One week of addiction to solitaire

I’ve used a solitaire (Klondike) app called Solitaire: Super Challenges for probably a year or so. Firstly, I must say it’s an excellent app. It has the cleanest interface I’ve ever seen in terms of game playability, far better than any desktop or browser-based implementation I’ve come across. There’s a daily challenge thing which feels quite satisfying to keep up. You can choose to be dealt a game that’s guaranteed to be winnable. The main downside to this app is the presence of ads, which seem to be getting more and more intrusive. My favorite feature of this app is how tapping on a card automatically generates a legal move of that card (if possible), with moving to foundation being the top priority. I have no idea why popular PC-based solitaire games don’t offer this, since it means you don’t have to waste time dragging your mouse, and since auto-move makes the correct choice for what you’d want at least 80% of the time. You can also see the three top cards in the waste, even if you can only play one. This is very helpful for running through the stock very quickly and undoing if you need something.

To put things into perspective, the smoothness of the game interface means that I can often win games in 80 seconds, with really fast games ending in 60 seconds. In comparison, with a popular site like World of Solitaire, my mean, mode, and shortest win times probably take more than twice as long.

I only recently discovered that the app also has player vs player tournaments with a weekly leaderboard. I was instantly addicted after trying it out, and after a bit of practice I set out to reach the top 100 for the new week. I ended at 37th place (out of over 10,000 players) with a score of 7000. Some random comments about it:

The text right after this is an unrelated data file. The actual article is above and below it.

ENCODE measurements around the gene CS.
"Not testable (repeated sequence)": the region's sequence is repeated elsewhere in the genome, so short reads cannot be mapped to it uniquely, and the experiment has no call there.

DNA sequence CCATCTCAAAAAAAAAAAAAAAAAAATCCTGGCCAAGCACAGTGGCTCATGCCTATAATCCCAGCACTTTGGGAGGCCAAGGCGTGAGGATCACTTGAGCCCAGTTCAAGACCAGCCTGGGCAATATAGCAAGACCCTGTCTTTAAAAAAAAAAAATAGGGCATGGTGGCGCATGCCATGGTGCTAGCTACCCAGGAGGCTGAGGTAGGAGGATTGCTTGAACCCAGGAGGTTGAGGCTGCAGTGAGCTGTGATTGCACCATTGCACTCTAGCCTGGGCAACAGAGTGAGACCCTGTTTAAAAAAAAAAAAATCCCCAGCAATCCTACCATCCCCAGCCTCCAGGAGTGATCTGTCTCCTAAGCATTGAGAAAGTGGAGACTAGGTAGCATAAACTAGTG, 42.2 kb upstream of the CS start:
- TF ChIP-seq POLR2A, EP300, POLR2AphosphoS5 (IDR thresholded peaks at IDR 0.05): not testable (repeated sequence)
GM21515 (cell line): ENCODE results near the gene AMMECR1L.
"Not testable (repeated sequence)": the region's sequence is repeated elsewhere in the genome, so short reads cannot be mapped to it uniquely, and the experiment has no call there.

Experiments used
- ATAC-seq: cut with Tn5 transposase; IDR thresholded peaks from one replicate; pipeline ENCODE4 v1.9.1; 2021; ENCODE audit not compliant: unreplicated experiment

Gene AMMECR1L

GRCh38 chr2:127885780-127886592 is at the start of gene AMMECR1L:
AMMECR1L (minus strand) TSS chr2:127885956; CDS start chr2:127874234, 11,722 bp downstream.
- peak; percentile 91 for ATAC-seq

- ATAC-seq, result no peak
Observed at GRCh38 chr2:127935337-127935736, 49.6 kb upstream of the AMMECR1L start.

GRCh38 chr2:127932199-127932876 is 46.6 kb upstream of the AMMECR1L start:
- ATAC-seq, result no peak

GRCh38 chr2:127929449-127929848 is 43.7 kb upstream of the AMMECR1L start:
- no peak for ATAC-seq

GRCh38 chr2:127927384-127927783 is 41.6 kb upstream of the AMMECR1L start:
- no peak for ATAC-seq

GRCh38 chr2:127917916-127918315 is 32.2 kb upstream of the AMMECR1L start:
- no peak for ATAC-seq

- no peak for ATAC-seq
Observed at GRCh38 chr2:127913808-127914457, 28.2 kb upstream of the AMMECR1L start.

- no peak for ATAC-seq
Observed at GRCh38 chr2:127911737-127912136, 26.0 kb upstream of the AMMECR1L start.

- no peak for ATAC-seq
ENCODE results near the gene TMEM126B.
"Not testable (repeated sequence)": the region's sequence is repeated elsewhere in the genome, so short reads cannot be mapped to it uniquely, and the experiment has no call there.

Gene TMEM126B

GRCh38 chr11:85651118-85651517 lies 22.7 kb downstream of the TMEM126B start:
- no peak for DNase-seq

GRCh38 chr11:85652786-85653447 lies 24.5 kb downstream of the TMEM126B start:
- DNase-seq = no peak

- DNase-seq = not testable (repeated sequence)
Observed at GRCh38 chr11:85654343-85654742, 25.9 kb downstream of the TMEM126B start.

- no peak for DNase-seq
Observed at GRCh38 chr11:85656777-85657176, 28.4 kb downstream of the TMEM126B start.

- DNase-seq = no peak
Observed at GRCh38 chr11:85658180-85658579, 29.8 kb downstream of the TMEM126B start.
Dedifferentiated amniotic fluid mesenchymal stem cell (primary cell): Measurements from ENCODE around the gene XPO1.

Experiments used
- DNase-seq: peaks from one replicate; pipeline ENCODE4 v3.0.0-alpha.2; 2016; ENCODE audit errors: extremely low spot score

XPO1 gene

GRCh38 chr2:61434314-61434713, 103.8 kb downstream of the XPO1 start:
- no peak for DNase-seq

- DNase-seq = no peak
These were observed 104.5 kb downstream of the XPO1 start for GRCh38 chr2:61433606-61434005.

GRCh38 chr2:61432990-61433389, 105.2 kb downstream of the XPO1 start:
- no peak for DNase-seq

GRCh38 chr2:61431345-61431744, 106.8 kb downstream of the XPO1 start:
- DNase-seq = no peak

• There are four tournament modes. The game variants are turn one and turn three. For each of these, there’s a 1vs1 mode or a four player tournament with the lowest scoring player being knocked out each round. Winning 1vs1 scores 10 points for the leaderboard, winning the four player mode (which requires not losing two round then winning the last round) scores 30 points.
  • Within each game, you score 1 point for each foundation card, or 2 if you’re the first player to clear that specific card. (All players are dealt the same cards, of course.) You get 50 points for being the first player to finish. (Note: it’s virtually impossible to be the first to win the game and not be the overall winner.) Since not all games are winnable, this means that speed is a very important factor, especially with turn three solitaire, where sometimes only a couple of cards are playable. You can undo moves, but you can’t undo a move that scored points. This means that for turn three, there’s a definite trade-off between winning fast points through speed (in case the game isn’t realistically winnable) and accurate play. In my opinion, it’s best to go for the speed approach, since in many games evenly matched players will reach the same dead end state and the player who reached it faster wins. Psychology is definitely a part of tournament games. In a heads-up match you can see your opponent’s foundation cards, so if you’re ahead you can see whether your opponent plays a greedy strategy in terms of making all possible legal moves (before actually verifying if they’re safe to make), in which case you should also do the same. Or if you’re behind and you’re bound to lose if you both reach a dead end state, then you can chose to go for a different game tree where you hope they get stuck and you can outscore them even without the bonus points.